# GroupStabilizer

GroupStabilizer[group,{p1,,pn}]

returns the subgroup of elements of group that move none of the points p1, , pn.

GroupStabilizer[group,{p1,,pn},f]

returns the stabilizer subgroup under the action given by the function f.

# Details • The output is a subgroup of group defined by generators, but possibly using different generators.
• The stabilizer group is also known as the little group or isotropy group.
• The stabilizer of a list of points is a subgroup of the setwise stabilizer of the same list of points.
• Evaluation of f[p,g] for an action function f, a point p and a permutation g of the given group, is assumed to return another point p'.
• For permutation groups, the default group action is taken to be PermutationReplace.

# Examples

open allclose all

## Basic Examples(1)

A stabilizer subgroup of an alternating group:

None of the permutations move any of the points {1,5}:

## Scope(4)

Compute the stabilizer of a permutation group defined by generators:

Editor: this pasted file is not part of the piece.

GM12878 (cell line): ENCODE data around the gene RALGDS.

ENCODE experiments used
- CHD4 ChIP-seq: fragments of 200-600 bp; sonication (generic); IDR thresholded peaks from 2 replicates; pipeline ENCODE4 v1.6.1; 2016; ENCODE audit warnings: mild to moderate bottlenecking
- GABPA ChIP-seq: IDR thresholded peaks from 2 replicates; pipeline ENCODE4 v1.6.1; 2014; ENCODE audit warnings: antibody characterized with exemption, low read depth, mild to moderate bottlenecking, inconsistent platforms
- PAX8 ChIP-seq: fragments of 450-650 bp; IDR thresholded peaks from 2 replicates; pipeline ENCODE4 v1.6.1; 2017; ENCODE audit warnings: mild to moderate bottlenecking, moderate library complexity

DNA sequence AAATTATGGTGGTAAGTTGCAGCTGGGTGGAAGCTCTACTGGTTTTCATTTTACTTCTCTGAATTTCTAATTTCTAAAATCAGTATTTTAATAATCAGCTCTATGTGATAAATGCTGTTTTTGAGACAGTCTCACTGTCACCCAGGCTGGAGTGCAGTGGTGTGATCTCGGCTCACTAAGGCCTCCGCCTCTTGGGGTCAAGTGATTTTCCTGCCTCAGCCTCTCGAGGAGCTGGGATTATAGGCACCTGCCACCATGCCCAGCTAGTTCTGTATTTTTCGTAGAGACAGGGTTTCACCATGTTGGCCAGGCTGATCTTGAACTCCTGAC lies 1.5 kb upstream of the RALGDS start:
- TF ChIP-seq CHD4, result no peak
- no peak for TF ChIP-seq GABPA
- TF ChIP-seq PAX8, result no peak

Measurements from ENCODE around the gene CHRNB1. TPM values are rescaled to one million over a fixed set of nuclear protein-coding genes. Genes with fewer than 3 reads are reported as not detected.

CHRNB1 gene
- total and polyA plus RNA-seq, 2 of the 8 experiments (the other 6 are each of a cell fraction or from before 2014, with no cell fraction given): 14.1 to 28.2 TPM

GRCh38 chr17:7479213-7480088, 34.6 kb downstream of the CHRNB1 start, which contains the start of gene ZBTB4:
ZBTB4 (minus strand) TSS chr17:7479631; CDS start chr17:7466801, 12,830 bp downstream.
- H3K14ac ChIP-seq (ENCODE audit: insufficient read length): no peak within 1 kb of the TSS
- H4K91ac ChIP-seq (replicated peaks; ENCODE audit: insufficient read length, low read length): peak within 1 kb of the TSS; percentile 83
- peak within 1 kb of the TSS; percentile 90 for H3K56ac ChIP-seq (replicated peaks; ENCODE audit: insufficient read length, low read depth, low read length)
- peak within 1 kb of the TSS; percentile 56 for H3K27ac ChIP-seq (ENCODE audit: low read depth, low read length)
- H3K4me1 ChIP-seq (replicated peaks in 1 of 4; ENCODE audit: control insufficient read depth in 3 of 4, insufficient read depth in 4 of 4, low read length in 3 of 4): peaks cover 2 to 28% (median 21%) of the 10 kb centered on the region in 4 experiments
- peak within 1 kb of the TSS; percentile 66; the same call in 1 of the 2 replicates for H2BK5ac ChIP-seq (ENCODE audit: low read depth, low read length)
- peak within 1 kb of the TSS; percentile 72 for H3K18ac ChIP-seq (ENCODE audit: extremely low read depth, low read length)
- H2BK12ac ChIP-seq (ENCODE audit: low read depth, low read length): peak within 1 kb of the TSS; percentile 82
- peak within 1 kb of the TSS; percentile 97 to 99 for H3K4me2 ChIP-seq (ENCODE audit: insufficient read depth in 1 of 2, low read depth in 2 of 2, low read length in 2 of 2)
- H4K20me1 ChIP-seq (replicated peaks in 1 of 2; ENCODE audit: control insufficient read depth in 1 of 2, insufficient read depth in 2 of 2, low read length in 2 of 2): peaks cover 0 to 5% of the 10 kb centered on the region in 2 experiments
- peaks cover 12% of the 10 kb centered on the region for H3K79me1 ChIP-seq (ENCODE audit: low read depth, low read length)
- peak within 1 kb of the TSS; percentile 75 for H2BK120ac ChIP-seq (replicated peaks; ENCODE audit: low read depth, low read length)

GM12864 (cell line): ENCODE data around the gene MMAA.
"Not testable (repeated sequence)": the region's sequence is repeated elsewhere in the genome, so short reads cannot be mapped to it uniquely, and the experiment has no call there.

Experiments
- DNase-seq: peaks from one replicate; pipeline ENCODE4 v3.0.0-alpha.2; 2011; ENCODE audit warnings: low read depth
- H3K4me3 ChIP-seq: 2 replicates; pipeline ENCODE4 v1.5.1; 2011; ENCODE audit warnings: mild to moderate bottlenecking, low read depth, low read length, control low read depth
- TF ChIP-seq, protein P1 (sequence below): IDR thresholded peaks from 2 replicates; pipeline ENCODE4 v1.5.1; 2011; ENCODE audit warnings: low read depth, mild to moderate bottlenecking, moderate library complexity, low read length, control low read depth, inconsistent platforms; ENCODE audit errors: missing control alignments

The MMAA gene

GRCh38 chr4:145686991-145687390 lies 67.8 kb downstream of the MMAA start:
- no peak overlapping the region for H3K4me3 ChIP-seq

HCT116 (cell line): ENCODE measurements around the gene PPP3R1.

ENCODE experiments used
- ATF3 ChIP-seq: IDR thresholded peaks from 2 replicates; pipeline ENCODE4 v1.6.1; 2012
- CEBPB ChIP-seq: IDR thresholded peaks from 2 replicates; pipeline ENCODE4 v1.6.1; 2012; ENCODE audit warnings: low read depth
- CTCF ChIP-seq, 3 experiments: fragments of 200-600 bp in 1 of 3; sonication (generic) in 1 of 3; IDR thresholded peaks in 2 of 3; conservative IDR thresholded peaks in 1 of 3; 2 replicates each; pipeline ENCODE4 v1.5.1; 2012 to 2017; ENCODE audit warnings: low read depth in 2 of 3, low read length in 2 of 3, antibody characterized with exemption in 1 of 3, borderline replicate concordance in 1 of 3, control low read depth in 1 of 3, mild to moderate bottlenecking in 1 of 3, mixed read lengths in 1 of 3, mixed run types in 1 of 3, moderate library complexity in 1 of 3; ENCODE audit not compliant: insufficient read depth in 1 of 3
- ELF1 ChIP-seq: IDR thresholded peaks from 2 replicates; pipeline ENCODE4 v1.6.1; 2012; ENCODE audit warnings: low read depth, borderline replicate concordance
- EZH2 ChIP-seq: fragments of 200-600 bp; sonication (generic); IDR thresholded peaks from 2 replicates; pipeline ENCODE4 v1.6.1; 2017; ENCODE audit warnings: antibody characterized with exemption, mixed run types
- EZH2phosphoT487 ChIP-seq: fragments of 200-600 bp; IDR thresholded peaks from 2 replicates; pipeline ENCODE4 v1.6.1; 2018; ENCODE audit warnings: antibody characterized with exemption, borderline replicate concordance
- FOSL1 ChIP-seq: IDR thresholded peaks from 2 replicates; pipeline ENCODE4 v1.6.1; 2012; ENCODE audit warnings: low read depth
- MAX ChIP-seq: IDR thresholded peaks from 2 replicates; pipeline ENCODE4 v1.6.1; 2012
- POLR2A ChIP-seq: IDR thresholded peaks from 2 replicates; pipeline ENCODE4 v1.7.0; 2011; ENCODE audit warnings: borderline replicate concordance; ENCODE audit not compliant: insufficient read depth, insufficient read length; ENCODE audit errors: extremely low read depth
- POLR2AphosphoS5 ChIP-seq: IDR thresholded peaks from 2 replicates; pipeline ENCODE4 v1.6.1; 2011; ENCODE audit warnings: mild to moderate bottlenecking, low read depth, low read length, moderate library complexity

Compute the stabilizer of a named permutation group:

The stabilizer of a group can be trivial:

Subgroup of permutations that leave invariant a list of objects under Permute action:

Check that the corresponding orbit under Permute action contains only that list:

## Applications(1)

The symmetric group is -transitive and the alternating group is -transitive. It is known that any other group can be at most 5-transitive. The Mathieu group is 5-transitive:

There is just one orbit, and hence it is transitive:

The stabilizer of 1 acts transitively on the remaining 23 points, and hence is 2-transitive:

It is also 3-transitive, 4-transitive, and 5-transitive:

But it is not 6-transitive, because there are two nontrivial orbits now:

## Properties & Relations(3)

The orbit-stabilizer theorem states that the size of the orbit of a point p under a group equals the number of cosets of the stabilizer of p in group.

Take the 3×3×3 Rubik group and compute the stabilizer of point 20:

The number of cosets of the stabilizer in the full group, using the Lagrange theorem:

The orbit of point 20 has length 24:

A stabilizer subgroup computed with GroupStabilizer might be described using more generators than the original group:

The stabilizer of a permutation under conjugation action coincides with the centralizer of that permutation: